Mildred lives for the television shows on the parlour walls. She even describes the characters on these shows as her "family." In this section of the novel, she tells Montag that she has sent in box tops and received a script. It is a new type of show in which she plays a role and essentially interacts with the actors in the show. It is a play that shows on the "wall-to-wall circuit." Currently, their parlour shows are televised on three walls. In other words, in a room of four walls, three are giant television screens. There is only one wall that is simply a wall. Mildred asks Montag to install a television on the fourth wall because this will be even more immersive and "realistic" for her to interact with the characters in the show. It would then be close to a virtual experience.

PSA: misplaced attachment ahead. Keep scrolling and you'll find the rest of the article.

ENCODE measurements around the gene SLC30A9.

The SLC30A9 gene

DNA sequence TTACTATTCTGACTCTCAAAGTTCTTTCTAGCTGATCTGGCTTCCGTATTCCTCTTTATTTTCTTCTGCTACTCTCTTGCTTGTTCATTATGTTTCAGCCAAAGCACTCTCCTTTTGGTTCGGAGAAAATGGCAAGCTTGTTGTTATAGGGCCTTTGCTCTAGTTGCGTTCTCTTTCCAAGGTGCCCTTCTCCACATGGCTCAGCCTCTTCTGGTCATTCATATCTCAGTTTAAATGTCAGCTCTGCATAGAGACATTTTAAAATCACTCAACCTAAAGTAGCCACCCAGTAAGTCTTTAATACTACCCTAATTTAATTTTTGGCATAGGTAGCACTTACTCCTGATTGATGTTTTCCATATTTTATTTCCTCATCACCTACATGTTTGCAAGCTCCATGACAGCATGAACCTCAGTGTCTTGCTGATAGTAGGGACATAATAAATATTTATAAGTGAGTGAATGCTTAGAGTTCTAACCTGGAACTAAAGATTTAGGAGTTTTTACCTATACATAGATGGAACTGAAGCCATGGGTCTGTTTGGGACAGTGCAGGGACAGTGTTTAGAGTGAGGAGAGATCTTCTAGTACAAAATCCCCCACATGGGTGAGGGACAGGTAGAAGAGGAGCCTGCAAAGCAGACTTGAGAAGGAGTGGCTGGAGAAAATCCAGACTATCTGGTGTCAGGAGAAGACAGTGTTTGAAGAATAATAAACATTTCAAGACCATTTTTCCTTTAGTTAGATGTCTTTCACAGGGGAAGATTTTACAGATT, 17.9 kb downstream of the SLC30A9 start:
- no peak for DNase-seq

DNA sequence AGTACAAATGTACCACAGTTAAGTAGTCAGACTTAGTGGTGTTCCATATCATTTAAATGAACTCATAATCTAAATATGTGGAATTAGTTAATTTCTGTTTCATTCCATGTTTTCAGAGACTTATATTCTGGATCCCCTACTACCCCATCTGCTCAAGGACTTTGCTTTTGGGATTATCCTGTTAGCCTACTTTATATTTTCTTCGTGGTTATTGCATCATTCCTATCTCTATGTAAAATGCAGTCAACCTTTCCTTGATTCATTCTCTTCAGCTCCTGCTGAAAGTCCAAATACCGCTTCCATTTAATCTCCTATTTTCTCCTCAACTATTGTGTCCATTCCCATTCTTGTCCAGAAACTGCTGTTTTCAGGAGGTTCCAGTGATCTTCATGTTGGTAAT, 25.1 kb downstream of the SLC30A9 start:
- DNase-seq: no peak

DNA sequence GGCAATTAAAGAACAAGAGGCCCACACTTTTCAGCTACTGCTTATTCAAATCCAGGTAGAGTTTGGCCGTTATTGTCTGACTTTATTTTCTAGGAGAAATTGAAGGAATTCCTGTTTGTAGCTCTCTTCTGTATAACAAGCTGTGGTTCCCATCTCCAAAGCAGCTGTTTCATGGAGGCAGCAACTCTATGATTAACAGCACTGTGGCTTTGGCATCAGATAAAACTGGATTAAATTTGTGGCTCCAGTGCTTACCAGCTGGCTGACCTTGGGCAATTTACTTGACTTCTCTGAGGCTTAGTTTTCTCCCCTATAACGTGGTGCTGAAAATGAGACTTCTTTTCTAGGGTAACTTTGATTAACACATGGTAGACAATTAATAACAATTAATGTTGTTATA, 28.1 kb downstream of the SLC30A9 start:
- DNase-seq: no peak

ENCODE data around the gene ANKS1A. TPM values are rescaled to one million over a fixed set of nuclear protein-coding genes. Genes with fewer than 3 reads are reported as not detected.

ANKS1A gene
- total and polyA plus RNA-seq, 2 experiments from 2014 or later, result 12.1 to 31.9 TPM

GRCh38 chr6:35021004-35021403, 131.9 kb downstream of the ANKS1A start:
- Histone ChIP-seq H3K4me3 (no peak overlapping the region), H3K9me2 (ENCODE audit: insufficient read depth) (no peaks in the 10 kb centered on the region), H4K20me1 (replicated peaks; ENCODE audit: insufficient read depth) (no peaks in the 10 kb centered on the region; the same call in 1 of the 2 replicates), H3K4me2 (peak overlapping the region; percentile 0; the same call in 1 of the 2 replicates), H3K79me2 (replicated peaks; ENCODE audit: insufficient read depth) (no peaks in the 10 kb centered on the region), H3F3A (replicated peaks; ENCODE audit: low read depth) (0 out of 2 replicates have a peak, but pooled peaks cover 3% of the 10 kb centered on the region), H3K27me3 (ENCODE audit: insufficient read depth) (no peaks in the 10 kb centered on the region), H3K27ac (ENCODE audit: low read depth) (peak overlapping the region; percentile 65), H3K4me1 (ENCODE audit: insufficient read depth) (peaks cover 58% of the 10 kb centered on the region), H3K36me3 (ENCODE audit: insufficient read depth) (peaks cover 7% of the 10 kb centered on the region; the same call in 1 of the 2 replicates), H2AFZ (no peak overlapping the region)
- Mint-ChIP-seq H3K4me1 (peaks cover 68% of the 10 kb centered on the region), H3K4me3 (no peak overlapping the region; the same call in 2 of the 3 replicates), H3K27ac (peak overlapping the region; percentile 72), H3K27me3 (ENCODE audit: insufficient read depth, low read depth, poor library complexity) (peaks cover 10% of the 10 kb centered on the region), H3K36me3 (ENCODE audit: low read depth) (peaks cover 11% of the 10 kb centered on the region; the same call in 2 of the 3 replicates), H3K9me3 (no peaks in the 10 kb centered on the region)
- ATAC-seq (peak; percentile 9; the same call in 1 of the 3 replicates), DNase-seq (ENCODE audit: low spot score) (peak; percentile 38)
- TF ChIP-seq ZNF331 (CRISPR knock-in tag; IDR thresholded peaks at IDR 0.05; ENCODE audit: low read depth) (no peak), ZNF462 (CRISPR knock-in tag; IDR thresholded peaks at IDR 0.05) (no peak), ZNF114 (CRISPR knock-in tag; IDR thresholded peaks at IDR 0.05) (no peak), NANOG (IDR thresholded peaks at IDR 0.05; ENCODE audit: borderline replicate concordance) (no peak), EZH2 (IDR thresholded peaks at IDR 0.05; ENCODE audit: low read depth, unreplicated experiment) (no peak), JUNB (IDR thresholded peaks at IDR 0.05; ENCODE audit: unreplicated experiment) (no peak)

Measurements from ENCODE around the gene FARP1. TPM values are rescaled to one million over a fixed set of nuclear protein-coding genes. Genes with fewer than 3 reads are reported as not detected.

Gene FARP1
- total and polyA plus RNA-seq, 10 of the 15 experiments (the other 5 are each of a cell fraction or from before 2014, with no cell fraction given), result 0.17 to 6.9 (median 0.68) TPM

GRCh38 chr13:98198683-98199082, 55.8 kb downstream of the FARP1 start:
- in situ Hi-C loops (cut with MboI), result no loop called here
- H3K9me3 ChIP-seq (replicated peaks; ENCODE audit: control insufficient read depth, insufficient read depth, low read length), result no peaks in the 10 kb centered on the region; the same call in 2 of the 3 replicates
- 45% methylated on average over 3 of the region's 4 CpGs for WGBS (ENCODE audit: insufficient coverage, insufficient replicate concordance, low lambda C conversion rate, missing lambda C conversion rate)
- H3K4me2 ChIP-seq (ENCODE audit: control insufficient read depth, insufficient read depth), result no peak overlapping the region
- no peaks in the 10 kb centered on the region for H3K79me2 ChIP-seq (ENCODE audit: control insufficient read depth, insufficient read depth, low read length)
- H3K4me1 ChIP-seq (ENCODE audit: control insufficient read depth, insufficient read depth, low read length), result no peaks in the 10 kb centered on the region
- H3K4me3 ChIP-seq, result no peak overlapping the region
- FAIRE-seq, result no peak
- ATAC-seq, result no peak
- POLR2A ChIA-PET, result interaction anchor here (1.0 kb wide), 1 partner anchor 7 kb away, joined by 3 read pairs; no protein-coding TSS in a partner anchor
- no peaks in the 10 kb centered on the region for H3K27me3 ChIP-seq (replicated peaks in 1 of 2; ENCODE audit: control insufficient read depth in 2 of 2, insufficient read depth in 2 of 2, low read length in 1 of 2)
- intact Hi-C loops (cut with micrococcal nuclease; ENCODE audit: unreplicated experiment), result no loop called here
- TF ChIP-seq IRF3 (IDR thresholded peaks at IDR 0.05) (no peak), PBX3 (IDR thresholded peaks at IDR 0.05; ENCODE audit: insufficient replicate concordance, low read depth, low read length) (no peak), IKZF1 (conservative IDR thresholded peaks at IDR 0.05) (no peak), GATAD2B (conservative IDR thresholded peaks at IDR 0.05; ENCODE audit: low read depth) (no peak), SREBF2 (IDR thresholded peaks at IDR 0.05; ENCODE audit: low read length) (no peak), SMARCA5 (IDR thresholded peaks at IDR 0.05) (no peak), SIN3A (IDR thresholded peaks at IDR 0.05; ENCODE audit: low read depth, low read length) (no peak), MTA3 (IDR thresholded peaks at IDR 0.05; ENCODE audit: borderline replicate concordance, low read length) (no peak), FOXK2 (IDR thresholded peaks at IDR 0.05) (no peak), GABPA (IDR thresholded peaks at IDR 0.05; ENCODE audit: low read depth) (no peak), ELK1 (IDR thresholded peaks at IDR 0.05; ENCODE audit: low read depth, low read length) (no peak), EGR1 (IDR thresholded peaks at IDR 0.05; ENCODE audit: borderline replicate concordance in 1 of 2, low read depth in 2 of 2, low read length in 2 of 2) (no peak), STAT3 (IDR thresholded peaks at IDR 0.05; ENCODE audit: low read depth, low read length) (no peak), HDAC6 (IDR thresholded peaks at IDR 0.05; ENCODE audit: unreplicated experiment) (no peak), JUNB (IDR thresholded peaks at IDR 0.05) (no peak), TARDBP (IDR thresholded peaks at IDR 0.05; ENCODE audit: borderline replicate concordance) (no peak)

Mildred adds, "And I should think you'd consider me sometimes. If we had a fourth wall, why it'd be just like this room wasn't ours at all, but all kinds of exotic people's rooms. We could do without a few things." With a fourth wall, they would probably do without talking to each other. With each addition of a wall, Mildred gets sucked more and more into the world of television. With all four walls projecting shows, she could become completely immersed in that world. Montag objects because of the cost but he also objects because it is already difficult enough to get Mildred's attention. She is addicted to technology.